What is a connected customer enterprise and how can it impact customer engagement/customer experience/customer loyalty efforts for any company?
Loyalty360 posed that question, among others, to Duncan Avis, a principal in KPMG’s Advisory Customer Solutions practice.
Can you talk about what it means to have a “connected” customer enterprise and how does that impact a company’s customer loyalty/customer engagement initiatives?
Avis: High-performing organizations recognize that to become truly customer-centric—and deliver experiences that create value for both the customer and the company—they need to get connected. This means connecting to their customers with compelling value propositions, opportunities, and interactions. It also means connecting their front, middle, and back offices to execute the customer growth agenda effectively and efficiently, while also connecting their channel and business partners to jointly deliver on commitments to customers. Lastly, it means staying connected to market dynamics and digital signals.
Omnichannel is a priority for many loyalty marketers, but why hasn’t it shown greater ROI for those companies?
Avis: Organizations are investing record amounts in customer related initiatives, but not all are seeing a credible return on investment. Our research shows that organizations that are getting acceptable returns are between 30-40 percent. Organizations need to understand how to strike the right balance between what customers expect and what financially makes sense for the company to deliver.
Businesses must put the customer at the center and elevate customer experience as a competitive differentiator. However, the ability to consistently align the experience expectations with experience delivery has proven a critical and enduring challenge. This struggle is primarily because too many organizations are focused on solving their front-office issues without aligning their middle and back offices. They’re facing obstacles like customer data that’s buried in different business units, products and pricing that vary across channels, and supply chains that can’t meet the commitments made to customers.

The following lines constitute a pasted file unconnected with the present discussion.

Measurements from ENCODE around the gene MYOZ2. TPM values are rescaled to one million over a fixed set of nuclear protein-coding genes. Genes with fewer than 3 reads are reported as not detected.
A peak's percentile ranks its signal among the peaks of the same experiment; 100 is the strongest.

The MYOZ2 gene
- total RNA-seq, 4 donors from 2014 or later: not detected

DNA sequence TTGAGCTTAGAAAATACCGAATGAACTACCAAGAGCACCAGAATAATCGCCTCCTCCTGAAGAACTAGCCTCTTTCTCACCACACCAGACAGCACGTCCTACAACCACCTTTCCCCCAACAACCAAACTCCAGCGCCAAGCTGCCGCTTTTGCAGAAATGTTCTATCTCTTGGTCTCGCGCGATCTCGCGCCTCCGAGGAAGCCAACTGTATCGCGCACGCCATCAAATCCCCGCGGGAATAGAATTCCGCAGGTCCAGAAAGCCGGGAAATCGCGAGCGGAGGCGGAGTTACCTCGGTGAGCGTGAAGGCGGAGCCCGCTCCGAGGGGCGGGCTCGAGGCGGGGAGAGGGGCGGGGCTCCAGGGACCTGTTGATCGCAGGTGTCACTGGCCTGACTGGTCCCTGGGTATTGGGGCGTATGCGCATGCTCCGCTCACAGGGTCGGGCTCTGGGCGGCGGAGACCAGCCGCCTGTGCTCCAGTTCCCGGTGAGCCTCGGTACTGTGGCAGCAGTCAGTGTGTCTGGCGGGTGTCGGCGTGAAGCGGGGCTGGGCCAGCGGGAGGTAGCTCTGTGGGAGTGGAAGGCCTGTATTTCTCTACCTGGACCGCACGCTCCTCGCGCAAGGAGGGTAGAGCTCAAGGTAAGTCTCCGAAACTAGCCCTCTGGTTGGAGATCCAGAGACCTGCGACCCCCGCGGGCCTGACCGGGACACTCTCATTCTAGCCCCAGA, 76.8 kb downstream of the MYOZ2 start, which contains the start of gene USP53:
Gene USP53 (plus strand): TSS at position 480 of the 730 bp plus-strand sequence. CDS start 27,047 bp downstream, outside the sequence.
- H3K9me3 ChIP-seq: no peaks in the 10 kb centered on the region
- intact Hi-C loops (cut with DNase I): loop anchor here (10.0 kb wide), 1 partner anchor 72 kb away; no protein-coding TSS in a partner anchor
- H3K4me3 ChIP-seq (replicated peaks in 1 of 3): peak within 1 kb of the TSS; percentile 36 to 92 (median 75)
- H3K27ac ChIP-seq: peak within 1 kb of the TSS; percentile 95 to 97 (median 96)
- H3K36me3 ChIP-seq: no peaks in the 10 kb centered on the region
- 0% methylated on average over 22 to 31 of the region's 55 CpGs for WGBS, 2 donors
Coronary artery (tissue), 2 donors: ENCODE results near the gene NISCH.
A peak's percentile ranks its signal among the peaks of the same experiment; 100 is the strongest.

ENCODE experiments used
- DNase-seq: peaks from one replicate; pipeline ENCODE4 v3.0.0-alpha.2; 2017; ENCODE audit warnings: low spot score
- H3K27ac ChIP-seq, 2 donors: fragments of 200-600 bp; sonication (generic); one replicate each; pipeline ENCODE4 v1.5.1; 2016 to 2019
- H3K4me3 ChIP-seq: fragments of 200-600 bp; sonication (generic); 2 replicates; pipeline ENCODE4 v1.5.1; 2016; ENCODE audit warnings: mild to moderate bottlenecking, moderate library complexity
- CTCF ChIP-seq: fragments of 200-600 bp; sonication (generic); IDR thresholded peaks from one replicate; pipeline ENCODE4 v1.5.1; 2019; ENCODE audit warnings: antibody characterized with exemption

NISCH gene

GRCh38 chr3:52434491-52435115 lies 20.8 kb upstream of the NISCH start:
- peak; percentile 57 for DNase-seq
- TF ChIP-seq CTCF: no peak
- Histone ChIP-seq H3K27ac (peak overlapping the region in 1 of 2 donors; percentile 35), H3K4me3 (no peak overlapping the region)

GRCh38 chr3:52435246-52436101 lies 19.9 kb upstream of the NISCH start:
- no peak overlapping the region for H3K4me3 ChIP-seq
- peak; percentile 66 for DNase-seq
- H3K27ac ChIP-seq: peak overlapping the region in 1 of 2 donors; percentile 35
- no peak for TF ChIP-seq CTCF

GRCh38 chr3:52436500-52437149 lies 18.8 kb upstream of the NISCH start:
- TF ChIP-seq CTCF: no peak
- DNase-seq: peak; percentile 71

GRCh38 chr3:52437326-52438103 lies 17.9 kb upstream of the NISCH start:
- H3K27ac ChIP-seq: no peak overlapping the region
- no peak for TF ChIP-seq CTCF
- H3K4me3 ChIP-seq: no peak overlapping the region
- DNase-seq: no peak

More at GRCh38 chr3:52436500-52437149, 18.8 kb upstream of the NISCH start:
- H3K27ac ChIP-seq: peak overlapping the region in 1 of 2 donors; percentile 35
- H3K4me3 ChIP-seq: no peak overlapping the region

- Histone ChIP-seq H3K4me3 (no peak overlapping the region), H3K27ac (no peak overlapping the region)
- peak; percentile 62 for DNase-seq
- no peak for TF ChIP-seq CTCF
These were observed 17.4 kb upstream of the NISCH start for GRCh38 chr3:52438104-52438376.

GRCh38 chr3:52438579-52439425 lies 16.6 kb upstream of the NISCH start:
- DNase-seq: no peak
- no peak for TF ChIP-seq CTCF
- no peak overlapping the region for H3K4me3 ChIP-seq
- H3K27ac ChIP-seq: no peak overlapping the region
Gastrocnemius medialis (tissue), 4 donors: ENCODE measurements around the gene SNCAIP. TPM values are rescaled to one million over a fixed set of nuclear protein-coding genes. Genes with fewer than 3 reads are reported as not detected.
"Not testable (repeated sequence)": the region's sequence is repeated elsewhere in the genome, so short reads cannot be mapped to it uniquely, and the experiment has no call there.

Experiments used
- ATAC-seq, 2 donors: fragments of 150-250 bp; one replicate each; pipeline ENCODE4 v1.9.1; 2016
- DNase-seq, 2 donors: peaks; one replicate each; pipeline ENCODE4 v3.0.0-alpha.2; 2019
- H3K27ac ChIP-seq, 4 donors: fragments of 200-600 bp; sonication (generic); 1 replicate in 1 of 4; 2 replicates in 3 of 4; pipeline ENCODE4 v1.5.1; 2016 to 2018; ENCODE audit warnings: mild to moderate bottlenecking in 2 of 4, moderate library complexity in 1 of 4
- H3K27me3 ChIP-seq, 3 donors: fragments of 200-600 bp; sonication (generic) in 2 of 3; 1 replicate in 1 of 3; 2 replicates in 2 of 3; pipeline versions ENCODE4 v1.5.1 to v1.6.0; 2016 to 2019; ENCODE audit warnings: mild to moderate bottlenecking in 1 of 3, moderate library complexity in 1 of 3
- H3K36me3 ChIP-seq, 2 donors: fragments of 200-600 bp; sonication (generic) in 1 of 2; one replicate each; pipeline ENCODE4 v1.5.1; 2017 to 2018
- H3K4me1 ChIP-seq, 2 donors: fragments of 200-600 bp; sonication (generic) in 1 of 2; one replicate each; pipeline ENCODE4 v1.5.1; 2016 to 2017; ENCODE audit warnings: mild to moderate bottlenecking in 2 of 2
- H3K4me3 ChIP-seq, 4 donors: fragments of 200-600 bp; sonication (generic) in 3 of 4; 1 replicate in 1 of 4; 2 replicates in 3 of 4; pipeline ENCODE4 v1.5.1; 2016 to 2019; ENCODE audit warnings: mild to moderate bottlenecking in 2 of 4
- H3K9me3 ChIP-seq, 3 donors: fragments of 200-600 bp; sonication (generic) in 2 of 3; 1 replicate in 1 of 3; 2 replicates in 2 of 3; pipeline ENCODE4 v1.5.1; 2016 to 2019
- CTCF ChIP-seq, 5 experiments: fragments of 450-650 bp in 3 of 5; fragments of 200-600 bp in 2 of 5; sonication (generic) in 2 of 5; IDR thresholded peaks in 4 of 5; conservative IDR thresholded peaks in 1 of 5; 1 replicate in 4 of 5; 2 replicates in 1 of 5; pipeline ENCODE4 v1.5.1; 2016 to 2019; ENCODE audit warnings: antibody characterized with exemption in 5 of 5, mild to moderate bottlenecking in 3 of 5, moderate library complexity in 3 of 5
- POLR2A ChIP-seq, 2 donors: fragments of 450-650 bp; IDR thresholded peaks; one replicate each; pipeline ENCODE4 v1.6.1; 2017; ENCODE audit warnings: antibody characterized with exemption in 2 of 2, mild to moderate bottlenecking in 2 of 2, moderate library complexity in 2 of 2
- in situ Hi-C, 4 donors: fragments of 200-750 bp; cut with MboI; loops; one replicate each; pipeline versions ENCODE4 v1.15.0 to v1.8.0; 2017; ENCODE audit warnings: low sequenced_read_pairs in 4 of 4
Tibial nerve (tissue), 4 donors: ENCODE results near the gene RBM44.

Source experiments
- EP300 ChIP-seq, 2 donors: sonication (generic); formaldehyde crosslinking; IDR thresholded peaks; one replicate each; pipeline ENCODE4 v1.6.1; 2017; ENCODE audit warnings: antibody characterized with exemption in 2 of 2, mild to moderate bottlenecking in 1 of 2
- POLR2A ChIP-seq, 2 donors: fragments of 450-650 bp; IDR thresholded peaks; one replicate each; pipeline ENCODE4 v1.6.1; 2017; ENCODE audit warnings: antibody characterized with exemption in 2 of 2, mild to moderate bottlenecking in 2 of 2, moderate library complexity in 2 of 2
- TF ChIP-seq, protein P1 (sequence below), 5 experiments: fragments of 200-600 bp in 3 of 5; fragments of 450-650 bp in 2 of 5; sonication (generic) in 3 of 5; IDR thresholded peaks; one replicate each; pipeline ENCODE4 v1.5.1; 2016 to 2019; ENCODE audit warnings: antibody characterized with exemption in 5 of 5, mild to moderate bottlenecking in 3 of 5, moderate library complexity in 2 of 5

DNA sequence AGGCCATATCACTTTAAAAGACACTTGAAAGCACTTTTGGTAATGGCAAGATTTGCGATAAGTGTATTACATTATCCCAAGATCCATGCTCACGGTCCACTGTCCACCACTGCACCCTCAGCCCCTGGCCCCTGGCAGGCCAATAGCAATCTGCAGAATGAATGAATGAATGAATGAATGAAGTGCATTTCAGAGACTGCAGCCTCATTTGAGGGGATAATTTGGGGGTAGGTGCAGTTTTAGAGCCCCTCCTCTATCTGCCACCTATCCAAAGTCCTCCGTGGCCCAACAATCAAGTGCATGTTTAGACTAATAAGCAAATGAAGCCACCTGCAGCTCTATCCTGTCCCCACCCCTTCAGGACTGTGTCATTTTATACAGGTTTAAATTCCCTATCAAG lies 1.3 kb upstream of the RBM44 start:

What are loyalty marketers doing well when it comes to omnichannel and where do the challenges lie?
Avis: Enterprises are now “checking the box” when it comes to offering “omni” capabilities, deploying a series of multichannel tactics disguised as a strategy. But these tactics are incomplete, as they fail to address a true Connected Enterprise that delivers an integrated brand experience, seamless customer interactions across all touch points, a holistic product strategy, and a connected staff. The complexity of a true Connected Enterprise is staggering, and businesses need to leverage new digital technologies to transform their people, processes, and systems to work seamlessly together to unlock new value for customers, employees, and shareholders.
How can loyalty marketers go about properly aligning their people, operations, systems, and processes around the customer to capture more business value?
Avis: According to our research, high-performing organizations are getting connected by making significant investments across eight connected enterprise capabilities—and to a greater degree than less mature organizations. These connected enterprises can understand what customers need and value, and they deliver it by executing the intended experience—profitably. They also have the responsiveness and resiliency to do so consistently, while continuing to evolve with the changing consumer and competitive landscape.
What do you see for the future of the “connected” customer enterprise?
Avis: Many organizations haven’t even made the journey to connected yet, so the future is a bit difficult to say.
We believe that, in the future, successful organizations will have evolved largely to a capability-based operating model where they have made and continue to make a significant investment in eight core capabilities. They have broken down the silos of product, marketing, sale, service, etc. and are laser-focused on providing unique and valuable experiences to consumers in a thoughtful, deliberate, and profitable way.
The capability-based organization will allow them to more rapidly react to changes in consumer expectations, the economic environment, and competitive pressures. The continued acceleration of technology, including AI (artificial intelligence), will allow these agile organizations to make rapid, accurate decisions and point their capabilities at solving new and evolving market opportunities. Lastly, from the most senior executives down, the organization will be aligned and compensated to delivering experiences where they truly understand and manage the value exchange between themselves and their consumers.